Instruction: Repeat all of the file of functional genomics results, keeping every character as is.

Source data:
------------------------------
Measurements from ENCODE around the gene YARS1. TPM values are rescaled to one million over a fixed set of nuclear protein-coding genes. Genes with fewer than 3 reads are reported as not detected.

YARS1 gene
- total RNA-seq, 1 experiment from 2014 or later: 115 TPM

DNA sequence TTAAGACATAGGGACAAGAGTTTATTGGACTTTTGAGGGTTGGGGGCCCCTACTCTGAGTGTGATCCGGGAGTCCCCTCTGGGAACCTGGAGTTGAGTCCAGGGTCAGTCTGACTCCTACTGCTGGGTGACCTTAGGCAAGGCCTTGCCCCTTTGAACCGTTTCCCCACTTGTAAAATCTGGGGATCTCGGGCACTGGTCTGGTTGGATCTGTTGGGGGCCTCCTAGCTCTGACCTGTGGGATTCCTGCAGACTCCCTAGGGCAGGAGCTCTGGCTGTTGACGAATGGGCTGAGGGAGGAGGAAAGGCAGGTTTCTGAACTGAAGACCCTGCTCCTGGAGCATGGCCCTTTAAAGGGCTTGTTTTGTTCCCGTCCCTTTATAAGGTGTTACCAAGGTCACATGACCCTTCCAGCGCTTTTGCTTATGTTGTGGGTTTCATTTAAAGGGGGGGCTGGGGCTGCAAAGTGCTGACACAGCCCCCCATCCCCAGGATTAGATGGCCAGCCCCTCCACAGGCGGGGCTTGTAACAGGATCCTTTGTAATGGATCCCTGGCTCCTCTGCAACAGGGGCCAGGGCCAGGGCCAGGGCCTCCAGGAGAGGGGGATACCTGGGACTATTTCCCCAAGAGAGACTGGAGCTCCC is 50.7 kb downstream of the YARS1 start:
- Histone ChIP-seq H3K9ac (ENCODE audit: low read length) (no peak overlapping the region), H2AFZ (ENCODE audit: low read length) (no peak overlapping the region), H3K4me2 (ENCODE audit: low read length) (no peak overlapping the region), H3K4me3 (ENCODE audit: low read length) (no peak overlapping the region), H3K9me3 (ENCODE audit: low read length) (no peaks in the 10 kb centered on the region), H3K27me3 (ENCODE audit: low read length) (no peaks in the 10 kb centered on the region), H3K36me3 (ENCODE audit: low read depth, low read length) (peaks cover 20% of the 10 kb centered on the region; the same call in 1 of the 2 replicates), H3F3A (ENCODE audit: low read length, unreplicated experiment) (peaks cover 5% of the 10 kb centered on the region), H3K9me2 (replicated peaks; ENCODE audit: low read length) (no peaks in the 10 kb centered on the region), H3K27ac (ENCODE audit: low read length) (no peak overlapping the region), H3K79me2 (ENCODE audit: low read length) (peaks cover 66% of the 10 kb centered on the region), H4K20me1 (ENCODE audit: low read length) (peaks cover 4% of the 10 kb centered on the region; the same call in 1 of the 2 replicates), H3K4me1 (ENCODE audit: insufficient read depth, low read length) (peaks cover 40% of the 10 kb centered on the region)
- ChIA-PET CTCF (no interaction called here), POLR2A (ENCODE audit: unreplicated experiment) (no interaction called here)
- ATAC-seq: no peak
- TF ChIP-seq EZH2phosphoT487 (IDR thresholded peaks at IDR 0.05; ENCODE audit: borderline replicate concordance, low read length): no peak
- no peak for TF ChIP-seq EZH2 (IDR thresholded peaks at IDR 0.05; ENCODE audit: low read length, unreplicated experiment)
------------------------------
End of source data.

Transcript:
Measurements from ENCODE around the gene YARS1. TPM values are rescaled to one million over a fixed set of nuclear protein-coding genes. Genes with fewer than 3 reads are reported as not detected.

YARS1 gene
- total RNA-seq, 1 experiment from 2014 or later: 115 TPM

DNA sequence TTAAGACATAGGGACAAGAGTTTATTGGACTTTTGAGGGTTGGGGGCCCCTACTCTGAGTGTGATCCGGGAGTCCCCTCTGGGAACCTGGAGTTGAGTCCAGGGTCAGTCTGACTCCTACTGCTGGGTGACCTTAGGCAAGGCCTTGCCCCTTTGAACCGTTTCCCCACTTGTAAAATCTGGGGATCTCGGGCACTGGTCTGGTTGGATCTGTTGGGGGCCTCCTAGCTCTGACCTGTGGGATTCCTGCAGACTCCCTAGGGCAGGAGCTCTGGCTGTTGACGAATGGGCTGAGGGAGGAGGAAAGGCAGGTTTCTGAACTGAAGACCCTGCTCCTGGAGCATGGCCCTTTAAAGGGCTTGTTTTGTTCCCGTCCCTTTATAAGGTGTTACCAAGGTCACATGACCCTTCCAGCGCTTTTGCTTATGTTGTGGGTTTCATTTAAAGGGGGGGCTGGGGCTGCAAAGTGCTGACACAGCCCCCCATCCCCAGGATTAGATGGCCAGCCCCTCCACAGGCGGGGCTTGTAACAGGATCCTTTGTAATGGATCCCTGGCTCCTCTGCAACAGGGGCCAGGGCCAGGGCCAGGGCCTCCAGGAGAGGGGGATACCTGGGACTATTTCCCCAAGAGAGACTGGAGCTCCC is 50.7 kb downstream of the YARS1 start:
- Histone ChIP-seq H3K9ac (ENCODE audit: low read length) (no peak overlapping the region), H2AFZ (ENCODE audit: low read length) (no peak overlapping the region), H3K4me2 (ENCODE audit: low read length) (no peak overlapping the region), H3K4me3 (ENCODE audit: low read length) (no peak overlapping the region), H3K9me3 (ENCODE audit: low read length) (no peaks in the 10 kb centered on the region), H3K27me3 (ENCODE audit: low read length) (no peaks in the 10 kb centered on the region), H3K36me3 (ENCODE audit: low read depth, low read length) (peaks cover 20% of the 10 kb centered on the region; the same call in 1 of the 2 replicates), H3F3A (ENCODE audit: low read length, unreplicated experiment) (peaks cover 5% of the 10 kb centered on the region), H3K9me2 (replicated peaks; ENCODE audit: low read length) (no peaks in the 10 kb centered on the region), H3K27ac (ENCODE audit: low read length) (no peak overlapping the region), H3K79me2 (ENCODE audit: low read length) (peaks cover 66% of the 10 kb centered on the region), H4K20me1 (ENCODE audit: low read length) (peaks cover 4% of the 10 kb centered on the region; the same call in 1 of the 2 replicates), H3K4me1 (ENCODE audit: insufficient read depth, low read length) (peaks cover 40% of the 10 kb centered on the region)
- ChIA-PET CTCF (no interaction called here), POLR2A (ENCODE audit: unreplicated experiment) (no interaction called here)
- ATAC-seq: no peak
- TF ChIP-seq EZH2phosphoT487 (IDR thresholded peaks at IDR 0.05; ENCODE audit: borderline replicate concordance, low read length): no peak
- no peak for TF ChIP-seq EZH2 (IDR thresholded peaks at IDR 0.05; ENCODE audit: low read length, unreplicated experiment)